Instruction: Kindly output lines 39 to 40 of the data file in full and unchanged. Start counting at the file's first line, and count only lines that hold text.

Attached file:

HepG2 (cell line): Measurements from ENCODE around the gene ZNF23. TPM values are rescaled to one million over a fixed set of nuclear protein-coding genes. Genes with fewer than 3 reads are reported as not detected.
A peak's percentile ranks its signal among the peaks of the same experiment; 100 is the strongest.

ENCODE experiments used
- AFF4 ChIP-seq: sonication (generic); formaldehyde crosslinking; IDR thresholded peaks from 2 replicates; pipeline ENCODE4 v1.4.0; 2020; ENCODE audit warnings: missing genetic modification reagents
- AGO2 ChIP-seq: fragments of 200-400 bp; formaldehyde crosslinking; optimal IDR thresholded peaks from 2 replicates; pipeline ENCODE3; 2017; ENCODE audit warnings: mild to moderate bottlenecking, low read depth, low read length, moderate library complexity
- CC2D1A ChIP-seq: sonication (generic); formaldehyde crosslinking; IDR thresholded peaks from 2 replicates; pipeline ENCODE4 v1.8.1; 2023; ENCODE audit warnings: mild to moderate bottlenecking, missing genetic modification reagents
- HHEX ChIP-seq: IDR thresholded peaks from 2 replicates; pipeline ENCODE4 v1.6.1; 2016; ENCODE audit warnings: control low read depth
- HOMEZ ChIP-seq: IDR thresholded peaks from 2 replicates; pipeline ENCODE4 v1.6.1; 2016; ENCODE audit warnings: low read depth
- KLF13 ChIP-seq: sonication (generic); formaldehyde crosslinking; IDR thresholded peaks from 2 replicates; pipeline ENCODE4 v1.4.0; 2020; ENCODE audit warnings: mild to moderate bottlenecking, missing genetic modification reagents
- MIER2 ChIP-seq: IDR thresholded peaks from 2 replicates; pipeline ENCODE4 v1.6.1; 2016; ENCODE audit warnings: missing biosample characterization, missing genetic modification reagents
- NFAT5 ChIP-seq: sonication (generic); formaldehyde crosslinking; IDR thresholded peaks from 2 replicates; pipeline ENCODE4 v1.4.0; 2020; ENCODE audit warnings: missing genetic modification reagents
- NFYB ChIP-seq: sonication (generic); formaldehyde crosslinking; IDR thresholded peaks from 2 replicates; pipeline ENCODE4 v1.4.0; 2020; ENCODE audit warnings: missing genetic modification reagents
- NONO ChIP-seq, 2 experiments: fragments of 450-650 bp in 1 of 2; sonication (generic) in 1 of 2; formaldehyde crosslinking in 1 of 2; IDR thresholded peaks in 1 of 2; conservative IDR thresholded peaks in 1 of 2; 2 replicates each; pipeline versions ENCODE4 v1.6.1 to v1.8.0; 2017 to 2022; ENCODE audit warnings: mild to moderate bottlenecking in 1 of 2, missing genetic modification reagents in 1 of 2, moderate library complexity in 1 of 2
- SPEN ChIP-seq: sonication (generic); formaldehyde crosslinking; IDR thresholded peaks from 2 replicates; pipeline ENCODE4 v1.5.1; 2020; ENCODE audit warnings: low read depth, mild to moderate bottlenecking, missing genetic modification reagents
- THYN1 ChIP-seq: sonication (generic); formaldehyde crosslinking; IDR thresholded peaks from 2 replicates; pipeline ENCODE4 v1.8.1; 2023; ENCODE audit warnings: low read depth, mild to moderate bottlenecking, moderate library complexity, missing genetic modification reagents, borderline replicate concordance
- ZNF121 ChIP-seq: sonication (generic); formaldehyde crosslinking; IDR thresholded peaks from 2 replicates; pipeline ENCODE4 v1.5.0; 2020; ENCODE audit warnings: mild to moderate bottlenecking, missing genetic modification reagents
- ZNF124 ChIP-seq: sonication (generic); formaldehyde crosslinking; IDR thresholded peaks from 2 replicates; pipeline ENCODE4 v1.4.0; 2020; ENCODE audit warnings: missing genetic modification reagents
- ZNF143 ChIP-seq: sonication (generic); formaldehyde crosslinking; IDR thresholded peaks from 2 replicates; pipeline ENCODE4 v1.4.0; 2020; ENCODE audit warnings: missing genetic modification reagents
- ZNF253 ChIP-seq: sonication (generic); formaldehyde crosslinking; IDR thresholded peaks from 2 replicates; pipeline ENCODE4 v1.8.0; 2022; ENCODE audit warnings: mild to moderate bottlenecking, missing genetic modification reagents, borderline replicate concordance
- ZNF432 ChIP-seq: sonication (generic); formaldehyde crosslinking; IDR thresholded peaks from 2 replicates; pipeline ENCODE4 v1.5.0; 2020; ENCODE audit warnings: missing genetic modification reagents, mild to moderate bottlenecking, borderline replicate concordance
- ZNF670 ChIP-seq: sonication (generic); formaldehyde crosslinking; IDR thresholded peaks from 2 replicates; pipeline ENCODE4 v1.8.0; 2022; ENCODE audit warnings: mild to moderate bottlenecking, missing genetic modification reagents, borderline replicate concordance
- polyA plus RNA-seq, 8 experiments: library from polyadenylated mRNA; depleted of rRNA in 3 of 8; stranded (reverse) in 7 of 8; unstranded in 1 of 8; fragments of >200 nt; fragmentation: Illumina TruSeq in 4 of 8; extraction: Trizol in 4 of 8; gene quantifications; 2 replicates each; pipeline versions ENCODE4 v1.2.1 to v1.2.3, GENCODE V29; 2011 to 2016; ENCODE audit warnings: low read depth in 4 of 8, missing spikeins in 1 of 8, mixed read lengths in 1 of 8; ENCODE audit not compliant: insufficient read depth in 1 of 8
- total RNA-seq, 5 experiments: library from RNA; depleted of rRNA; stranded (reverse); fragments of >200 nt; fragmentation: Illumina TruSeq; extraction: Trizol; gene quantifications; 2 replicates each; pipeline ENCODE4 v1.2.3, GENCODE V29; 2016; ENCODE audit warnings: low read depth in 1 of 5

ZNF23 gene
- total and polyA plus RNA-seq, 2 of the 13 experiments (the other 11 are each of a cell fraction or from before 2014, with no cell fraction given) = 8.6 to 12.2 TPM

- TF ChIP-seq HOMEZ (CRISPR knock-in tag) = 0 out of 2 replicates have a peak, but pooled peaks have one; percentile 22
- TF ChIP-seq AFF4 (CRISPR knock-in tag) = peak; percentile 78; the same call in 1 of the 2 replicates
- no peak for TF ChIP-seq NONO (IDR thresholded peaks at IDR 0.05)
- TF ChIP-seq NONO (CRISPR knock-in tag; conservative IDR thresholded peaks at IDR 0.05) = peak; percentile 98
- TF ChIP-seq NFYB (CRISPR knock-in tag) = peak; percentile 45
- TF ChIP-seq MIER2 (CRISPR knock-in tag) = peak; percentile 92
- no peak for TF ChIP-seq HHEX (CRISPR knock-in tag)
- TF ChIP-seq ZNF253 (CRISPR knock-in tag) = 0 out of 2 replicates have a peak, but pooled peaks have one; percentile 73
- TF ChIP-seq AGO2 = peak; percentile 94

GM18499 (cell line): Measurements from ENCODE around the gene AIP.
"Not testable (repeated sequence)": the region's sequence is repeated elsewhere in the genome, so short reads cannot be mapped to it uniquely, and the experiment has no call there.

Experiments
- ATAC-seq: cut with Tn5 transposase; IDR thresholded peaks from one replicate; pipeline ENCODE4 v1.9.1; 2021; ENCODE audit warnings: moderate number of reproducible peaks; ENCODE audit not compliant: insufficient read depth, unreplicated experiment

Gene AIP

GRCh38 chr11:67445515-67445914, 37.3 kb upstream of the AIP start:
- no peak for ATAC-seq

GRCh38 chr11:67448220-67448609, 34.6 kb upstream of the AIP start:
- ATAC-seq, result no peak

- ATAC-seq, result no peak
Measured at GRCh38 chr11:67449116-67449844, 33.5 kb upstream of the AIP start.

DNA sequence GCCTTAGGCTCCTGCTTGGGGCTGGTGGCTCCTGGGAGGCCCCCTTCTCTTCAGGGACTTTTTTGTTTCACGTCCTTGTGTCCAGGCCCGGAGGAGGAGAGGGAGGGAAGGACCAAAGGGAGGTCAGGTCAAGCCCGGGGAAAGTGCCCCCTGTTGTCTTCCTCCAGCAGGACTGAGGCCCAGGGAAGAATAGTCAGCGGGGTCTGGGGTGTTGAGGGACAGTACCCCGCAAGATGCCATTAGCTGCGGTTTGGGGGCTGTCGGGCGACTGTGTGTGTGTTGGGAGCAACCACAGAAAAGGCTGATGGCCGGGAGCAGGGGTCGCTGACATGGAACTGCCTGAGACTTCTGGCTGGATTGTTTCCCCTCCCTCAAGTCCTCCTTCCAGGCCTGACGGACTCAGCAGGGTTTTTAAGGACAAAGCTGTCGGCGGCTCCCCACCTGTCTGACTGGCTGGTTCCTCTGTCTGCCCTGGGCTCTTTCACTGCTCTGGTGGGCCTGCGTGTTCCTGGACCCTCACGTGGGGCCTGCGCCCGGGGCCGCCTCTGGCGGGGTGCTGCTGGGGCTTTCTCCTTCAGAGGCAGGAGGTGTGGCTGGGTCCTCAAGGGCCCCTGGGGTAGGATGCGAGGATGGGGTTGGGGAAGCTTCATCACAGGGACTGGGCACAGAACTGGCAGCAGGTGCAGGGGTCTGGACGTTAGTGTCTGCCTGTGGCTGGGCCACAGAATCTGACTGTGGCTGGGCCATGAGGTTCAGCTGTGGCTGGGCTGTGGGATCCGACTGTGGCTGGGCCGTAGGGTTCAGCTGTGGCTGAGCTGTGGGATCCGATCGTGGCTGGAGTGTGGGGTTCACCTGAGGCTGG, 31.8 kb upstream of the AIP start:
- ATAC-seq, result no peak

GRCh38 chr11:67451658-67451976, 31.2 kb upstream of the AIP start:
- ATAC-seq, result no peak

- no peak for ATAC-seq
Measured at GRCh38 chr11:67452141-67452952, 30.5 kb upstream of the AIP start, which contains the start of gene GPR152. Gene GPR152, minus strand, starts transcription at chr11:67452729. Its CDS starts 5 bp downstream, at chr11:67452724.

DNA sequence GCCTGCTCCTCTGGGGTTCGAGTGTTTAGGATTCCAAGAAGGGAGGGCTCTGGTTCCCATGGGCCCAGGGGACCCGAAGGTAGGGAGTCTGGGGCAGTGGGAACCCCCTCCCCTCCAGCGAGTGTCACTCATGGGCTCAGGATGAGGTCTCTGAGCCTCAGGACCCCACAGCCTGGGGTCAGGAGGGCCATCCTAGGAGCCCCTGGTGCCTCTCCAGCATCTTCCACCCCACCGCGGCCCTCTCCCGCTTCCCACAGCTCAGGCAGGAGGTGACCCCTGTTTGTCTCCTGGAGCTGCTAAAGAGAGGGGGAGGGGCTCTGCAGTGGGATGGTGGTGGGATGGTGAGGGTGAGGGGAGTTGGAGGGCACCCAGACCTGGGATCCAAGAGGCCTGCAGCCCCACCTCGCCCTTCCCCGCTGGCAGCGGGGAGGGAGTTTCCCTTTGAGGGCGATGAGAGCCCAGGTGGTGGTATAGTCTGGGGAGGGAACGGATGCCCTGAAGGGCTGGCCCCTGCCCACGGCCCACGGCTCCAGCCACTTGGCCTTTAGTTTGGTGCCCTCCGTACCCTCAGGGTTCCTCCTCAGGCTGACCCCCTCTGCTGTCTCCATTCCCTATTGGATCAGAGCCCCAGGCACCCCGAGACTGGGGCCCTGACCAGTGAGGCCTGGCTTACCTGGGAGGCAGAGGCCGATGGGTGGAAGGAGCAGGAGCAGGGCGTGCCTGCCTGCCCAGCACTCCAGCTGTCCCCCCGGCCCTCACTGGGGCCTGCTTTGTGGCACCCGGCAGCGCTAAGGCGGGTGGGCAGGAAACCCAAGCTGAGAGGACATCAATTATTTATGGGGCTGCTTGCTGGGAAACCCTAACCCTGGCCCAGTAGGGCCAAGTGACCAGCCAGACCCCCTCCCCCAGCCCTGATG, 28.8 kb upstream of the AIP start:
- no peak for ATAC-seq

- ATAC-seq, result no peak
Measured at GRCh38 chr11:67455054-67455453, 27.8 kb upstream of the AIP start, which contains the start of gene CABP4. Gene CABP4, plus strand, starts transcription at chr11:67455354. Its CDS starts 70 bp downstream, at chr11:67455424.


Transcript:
Gene AIP

GRCh38 chr11:67445515-67445914, 37.3 kb upstream of the AIP start: